A new study by the University of Edinburgh suggests that although mean 'intelligence'* is the same for women and men, there are many more men in both the top and bottom 2 percent (reported in the Times, here). The study tests brothers and sisters, in a way that's meant to eliminate the differences in family background that may influence results - but even within the same family, the way boys are taught and encouraged may be different to the way girls are, so what does that prove? What I find even more questionable is the idea that this is somehow an evolutionary trait - surely the fact that men fall into both the top and bottom areas shows that there hasn't necessarily been an evolutionary advantage for more 'intelligent' men? The Times reports Joan Harvey of Newcastle University as saying: “Men and boys are socialised into higher levels of achievement.”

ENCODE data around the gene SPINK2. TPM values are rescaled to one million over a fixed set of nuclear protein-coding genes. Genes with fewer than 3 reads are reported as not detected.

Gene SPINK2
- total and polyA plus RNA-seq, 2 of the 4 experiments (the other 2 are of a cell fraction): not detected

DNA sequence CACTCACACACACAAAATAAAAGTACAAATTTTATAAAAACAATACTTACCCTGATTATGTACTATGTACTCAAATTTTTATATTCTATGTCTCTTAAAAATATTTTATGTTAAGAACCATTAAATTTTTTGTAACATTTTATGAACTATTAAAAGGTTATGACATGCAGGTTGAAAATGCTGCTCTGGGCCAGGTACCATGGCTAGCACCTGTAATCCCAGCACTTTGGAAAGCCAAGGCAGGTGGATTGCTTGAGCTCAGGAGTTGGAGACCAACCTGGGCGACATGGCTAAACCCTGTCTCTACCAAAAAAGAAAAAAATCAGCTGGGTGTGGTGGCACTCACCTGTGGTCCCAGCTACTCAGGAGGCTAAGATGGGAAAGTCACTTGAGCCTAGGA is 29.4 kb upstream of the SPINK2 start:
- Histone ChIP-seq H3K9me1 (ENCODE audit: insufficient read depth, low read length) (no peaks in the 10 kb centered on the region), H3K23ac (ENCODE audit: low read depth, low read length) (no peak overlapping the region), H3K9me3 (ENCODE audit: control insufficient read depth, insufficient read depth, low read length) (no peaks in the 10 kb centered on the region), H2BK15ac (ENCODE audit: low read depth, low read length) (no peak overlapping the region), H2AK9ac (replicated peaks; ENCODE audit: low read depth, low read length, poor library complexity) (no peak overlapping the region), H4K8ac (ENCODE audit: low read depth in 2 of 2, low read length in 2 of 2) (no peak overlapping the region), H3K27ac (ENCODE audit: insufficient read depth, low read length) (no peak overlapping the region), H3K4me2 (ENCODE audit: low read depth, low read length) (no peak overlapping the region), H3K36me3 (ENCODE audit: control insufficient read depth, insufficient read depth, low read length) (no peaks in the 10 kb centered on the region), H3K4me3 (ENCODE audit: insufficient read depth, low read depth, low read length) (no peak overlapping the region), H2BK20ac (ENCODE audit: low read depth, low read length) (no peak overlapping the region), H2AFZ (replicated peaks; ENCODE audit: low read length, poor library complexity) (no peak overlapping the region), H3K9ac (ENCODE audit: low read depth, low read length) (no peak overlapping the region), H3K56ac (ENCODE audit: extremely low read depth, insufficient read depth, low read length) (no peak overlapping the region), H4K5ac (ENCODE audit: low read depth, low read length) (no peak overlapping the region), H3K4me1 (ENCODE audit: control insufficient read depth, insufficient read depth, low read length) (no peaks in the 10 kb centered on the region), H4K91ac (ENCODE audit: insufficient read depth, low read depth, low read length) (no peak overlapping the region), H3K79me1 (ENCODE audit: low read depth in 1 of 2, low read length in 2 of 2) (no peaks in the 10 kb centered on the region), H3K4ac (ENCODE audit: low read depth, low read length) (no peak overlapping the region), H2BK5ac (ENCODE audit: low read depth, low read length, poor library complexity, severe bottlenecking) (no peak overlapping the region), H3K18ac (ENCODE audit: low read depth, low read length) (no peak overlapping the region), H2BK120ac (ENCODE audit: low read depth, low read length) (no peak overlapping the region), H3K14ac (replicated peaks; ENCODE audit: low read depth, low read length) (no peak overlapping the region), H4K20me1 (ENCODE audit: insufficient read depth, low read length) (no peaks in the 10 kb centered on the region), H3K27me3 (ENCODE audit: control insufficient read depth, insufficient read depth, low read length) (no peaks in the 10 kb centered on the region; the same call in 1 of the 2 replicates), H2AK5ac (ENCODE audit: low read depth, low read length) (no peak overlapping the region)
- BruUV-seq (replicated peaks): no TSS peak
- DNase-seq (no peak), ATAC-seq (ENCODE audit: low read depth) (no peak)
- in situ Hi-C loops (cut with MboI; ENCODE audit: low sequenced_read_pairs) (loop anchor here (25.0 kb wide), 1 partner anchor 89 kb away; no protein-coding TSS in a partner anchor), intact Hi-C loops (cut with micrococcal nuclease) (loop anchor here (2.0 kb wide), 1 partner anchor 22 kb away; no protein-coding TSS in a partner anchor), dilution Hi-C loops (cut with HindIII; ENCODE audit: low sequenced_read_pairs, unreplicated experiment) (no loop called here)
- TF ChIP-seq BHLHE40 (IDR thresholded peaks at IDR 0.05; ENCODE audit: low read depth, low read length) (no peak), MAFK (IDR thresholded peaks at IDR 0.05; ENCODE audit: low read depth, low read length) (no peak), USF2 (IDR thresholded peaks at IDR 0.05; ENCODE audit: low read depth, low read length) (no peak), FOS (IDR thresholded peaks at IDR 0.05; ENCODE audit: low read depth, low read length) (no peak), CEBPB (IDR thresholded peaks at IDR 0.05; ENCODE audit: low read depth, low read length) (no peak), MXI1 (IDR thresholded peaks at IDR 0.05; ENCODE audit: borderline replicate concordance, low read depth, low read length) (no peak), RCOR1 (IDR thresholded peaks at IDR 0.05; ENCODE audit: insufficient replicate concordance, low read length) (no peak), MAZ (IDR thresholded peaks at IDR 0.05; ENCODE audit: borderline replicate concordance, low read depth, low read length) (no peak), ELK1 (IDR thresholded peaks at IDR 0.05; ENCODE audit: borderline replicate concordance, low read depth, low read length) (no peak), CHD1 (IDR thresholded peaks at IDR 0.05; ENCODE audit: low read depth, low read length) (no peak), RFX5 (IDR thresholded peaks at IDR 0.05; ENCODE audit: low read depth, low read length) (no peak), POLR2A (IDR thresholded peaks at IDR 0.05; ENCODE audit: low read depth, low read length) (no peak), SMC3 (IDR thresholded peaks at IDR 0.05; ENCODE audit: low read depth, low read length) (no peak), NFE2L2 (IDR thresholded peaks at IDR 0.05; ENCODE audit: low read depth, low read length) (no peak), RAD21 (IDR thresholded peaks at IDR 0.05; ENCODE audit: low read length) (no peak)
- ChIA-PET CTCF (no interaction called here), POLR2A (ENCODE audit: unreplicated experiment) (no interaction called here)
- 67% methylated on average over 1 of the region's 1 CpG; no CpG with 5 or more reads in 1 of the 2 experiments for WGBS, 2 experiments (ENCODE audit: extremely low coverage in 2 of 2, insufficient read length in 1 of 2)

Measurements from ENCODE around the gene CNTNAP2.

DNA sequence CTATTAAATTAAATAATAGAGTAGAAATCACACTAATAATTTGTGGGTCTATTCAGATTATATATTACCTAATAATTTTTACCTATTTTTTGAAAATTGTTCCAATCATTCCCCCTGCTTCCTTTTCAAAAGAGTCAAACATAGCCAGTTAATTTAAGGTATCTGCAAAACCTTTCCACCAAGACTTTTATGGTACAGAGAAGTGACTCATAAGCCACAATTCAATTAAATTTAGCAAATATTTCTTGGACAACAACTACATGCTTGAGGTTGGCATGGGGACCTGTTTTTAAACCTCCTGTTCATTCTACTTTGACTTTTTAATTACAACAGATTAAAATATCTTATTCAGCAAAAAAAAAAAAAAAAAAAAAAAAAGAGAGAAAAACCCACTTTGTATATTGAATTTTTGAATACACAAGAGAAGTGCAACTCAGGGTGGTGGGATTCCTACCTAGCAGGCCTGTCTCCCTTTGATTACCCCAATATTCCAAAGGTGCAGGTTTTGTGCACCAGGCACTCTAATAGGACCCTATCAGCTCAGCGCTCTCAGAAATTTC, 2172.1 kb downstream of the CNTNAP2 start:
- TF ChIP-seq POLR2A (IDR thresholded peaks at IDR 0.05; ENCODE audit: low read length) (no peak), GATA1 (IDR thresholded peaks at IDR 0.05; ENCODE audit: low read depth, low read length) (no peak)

* lengthy complaint about the impossibility of defining, identifying and testing intelligence in any meaningful way deleted, see Stephen Jay Gould's The mismeasure of man for more.